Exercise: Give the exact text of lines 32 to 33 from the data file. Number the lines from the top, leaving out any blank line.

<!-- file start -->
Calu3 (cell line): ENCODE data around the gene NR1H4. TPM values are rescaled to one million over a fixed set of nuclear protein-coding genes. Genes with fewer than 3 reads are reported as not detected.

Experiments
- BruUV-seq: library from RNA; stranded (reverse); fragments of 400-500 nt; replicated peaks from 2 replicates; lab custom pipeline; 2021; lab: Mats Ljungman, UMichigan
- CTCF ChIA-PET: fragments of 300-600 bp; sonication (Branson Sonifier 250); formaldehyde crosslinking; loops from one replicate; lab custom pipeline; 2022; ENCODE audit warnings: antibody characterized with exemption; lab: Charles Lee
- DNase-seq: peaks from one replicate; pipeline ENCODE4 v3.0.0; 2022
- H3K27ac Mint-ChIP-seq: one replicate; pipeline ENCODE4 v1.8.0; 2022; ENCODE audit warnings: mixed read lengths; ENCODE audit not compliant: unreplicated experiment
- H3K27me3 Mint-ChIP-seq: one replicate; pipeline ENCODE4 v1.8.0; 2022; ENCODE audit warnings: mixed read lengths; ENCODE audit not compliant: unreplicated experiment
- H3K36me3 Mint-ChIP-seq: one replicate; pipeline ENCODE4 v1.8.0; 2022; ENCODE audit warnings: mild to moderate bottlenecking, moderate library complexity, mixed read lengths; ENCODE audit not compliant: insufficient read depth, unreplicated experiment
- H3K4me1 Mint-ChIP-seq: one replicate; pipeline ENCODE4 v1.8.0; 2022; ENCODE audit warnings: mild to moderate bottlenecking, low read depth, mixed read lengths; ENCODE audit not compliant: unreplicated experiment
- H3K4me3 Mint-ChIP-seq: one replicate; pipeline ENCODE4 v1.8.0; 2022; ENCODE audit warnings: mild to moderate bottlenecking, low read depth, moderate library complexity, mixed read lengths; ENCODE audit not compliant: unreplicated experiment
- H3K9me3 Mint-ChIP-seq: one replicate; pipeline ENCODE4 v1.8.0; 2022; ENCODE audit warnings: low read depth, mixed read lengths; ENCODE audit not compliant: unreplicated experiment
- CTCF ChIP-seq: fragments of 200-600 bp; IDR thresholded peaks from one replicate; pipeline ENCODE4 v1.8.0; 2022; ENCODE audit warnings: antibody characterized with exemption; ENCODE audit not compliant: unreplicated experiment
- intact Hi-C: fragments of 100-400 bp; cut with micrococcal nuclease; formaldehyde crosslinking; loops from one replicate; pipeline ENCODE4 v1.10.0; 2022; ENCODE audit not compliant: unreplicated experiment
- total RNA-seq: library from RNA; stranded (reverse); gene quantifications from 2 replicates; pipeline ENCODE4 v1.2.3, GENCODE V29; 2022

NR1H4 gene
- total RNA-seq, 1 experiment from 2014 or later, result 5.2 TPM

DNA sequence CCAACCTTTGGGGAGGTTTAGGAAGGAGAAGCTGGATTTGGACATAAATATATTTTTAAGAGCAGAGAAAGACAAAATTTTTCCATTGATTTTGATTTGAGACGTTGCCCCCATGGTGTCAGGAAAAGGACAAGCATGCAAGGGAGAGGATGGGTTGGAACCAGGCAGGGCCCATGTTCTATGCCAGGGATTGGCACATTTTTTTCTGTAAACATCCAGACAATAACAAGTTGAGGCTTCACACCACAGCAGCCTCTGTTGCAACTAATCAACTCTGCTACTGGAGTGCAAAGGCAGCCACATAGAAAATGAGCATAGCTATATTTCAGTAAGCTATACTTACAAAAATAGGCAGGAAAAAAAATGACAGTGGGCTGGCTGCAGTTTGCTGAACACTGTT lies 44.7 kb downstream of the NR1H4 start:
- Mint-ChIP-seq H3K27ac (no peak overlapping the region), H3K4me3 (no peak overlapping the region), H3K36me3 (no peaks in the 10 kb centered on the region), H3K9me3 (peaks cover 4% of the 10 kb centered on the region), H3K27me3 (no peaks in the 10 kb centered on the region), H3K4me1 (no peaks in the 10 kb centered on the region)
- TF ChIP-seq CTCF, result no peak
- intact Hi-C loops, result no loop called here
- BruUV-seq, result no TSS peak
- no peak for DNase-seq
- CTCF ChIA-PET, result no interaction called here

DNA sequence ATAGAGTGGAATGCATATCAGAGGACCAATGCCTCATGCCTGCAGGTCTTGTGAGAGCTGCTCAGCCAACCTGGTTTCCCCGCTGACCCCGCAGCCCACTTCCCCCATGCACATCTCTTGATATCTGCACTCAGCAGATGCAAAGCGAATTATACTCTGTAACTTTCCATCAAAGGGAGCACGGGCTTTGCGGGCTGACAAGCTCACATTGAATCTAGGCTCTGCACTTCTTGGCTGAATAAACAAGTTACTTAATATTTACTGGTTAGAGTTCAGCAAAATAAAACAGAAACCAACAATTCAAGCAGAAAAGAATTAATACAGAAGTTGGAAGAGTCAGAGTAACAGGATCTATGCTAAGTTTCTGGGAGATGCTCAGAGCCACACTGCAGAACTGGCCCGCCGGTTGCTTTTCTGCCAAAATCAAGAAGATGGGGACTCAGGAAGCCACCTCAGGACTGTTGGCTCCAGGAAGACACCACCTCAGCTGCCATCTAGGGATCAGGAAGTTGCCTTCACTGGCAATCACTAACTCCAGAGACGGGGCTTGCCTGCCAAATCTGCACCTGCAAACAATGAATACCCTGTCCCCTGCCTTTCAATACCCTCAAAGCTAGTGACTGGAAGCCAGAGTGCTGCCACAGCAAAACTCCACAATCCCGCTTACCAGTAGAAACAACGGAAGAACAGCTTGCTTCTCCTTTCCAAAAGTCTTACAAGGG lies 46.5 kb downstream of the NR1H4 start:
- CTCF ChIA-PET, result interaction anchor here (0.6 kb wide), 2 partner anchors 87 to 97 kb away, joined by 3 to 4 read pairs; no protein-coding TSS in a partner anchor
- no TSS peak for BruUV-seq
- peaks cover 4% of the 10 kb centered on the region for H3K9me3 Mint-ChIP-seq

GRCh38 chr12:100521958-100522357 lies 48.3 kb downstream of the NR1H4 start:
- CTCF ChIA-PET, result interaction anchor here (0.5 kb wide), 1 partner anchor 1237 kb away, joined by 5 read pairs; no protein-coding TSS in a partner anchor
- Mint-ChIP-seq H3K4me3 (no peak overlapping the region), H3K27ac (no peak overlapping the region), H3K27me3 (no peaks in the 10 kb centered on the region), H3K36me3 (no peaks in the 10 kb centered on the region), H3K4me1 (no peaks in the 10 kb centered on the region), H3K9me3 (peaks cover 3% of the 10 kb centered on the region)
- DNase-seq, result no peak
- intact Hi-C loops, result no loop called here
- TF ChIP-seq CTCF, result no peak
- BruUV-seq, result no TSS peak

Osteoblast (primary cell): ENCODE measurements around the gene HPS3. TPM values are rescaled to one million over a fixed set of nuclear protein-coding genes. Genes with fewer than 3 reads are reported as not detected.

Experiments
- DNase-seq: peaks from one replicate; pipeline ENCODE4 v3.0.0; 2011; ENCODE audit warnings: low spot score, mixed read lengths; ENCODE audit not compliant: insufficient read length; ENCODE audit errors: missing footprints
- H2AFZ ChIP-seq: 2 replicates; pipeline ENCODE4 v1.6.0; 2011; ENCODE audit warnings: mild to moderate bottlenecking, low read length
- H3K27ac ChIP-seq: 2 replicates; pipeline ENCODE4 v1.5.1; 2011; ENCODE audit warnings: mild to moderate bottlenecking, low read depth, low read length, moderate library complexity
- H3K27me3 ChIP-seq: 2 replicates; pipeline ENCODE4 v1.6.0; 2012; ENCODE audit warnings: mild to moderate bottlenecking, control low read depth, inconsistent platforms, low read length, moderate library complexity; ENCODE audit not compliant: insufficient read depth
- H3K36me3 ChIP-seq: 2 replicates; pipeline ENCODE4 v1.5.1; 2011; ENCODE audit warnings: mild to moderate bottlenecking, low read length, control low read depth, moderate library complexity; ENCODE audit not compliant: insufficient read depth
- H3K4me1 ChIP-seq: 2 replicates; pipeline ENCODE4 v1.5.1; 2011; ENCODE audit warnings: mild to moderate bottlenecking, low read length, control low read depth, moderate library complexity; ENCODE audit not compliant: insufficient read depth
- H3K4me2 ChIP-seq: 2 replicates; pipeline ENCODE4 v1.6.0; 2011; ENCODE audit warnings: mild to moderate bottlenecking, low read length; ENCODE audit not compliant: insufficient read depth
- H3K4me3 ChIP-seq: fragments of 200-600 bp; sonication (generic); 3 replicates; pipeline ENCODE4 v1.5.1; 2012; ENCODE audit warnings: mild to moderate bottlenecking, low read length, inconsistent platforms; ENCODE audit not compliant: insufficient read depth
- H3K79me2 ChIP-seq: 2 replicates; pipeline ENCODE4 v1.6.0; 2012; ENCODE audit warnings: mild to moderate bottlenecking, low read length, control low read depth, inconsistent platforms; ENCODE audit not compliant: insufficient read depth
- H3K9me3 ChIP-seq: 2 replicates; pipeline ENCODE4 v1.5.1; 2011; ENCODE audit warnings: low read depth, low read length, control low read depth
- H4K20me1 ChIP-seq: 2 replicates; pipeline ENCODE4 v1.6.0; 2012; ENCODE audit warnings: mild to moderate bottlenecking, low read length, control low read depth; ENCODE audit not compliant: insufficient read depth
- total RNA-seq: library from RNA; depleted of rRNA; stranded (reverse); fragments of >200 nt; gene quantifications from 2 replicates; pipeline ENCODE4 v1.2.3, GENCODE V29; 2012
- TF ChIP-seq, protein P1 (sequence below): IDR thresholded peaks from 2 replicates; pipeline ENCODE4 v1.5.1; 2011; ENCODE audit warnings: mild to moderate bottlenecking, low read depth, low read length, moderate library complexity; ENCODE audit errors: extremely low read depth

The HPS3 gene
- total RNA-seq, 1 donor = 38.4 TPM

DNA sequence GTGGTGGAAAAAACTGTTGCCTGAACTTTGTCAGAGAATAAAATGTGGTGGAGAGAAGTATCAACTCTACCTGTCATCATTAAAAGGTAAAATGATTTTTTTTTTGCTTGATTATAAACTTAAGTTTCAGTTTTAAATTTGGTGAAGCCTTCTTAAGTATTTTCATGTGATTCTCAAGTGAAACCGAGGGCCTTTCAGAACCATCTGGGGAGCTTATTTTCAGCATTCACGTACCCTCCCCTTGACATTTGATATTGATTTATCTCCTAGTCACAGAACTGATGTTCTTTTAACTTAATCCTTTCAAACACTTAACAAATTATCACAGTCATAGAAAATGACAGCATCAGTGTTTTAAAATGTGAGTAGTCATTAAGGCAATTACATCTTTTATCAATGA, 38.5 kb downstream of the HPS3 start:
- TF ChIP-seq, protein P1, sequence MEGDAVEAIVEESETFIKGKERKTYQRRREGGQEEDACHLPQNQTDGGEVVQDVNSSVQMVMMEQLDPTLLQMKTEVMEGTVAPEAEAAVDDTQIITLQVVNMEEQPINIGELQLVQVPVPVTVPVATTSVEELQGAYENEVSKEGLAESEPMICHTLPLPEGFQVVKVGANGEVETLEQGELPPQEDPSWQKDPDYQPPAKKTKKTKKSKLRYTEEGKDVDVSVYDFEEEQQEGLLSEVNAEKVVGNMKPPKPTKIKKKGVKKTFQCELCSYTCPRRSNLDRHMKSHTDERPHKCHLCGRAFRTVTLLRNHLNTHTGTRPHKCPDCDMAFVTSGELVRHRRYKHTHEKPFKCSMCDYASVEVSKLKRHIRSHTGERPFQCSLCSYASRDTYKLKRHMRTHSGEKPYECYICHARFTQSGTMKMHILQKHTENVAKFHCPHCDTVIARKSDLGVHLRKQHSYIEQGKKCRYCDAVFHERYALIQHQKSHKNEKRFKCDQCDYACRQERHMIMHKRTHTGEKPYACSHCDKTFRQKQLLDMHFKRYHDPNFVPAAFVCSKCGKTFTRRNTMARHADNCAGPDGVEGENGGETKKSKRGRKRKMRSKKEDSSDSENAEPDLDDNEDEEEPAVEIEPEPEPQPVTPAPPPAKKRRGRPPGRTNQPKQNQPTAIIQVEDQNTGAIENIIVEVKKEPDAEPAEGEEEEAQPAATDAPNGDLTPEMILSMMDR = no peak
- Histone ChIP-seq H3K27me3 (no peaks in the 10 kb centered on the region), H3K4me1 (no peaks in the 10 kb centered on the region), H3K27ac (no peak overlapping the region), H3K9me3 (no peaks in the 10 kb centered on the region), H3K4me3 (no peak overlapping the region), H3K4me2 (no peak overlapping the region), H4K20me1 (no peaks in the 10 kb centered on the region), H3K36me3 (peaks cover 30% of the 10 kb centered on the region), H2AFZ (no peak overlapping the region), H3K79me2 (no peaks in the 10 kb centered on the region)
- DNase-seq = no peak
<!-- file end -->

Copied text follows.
- intact Hi-C loops, result no loop called here
- TF ChIP-seq CTCF, result no peak